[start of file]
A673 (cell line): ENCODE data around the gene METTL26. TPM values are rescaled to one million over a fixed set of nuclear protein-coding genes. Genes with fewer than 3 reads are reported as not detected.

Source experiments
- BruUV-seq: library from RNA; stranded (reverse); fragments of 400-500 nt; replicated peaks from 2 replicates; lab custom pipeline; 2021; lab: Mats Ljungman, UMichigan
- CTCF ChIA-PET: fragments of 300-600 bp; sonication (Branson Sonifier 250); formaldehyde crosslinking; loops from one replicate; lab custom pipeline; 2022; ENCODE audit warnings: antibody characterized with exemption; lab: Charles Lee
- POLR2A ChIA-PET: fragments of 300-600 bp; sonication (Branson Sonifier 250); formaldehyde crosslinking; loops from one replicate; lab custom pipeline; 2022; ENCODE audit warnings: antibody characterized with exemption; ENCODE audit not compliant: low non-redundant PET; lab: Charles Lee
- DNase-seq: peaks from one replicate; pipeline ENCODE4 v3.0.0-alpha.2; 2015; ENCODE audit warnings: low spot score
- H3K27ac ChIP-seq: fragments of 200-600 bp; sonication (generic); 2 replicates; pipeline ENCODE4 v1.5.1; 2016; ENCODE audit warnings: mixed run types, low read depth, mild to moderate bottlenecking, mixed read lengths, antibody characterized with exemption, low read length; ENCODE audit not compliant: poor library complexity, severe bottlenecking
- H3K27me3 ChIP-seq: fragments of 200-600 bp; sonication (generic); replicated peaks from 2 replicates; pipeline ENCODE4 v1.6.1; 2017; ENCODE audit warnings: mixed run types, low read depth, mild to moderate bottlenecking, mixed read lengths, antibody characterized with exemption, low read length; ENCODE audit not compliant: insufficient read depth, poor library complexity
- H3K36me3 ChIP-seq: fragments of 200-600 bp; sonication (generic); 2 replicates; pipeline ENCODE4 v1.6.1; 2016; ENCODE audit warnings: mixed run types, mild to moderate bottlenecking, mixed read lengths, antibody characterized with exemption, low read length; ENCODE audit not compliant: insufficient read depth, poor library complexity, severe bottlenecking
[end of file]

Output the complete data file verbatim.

A673 (cell line): ENCODE data around the gene METTL26. TPM values are rescaled to one million over a fixed set of nuclear protein-coding genes. Genes with fewer than 3 reads are reported as not detected.

Source experiments
- BruUV-seq: library from RNA; stranded (reverse); fragments of 400-500 nt; replicated peaks from 2 replicates; lab custom pipeline; 2021; lab: Mats Ljungman, UMichigan
- CTCF ChIA-PET: fragments of 300-600 bp; sonication (Branson Sonifier 250); formaldehyde crosslinking; loops from one replicate; lab custom pipeline; 2022; ENCODE audit warnings: antibody characterized with exemption; lab: Charles Lee
- POLR2A ChIA-PET: fragments of 300-600 bp; sonication (Branson Sonifier 250); formaldehyde crosslinking; loops from one replicate; lab custom pipeline; 2022; ENCODE audit warnings: antibody characterized with exemption; ENCODE audit not compliant: low non-redundant PET; lab: Charles Lee
- DNase-seq: peaks from one replicate; pipeline ENCODE4 v3.0.0-alpha.2; 2015; ENCODE audit warnings: low spot score
- H3K27ac ChIP-seq: fragments of 200-600 bp; sonication (generic); 2 replicates; pipeline ENCODE4 v1.5.1; 2016; ENCODE audit warnings: mixed run types, low read depth, mild to moderate bottlenecking, mixed read lengths, antibody characterized with exemption, low read length; ENCODE audit not compliant: poor library complexity, severe bottlenecking
- H3K27me3 ChIP-seq: fragments of 200-600 bp; sonication (generic); replicated peaks from 2 replicates; pipeline ENCODE4 v1.6.1; 2017; ENCODE audit warnings: mixed run types, low read depth, mild to moderate bottlenecking, mixed read lengths, antibody characterized with exemption, low read length; ENCODE audit not compliant: insufficient read depth, poor library complexity
- H3K36me3 ChIP-seq: fragments of 200-600 bp; sonication (generic); 2 replicates; pipeline ENCODE4 v1.6.1; 2016; ENCODE audit warnings: mixed run types, mild to moderate bottlenecking, mixed read lengths, antibody characterized with exemption, low read length; ENCODE audit not compliant: insufficient read depth, poor library complexity, severe bottlenecking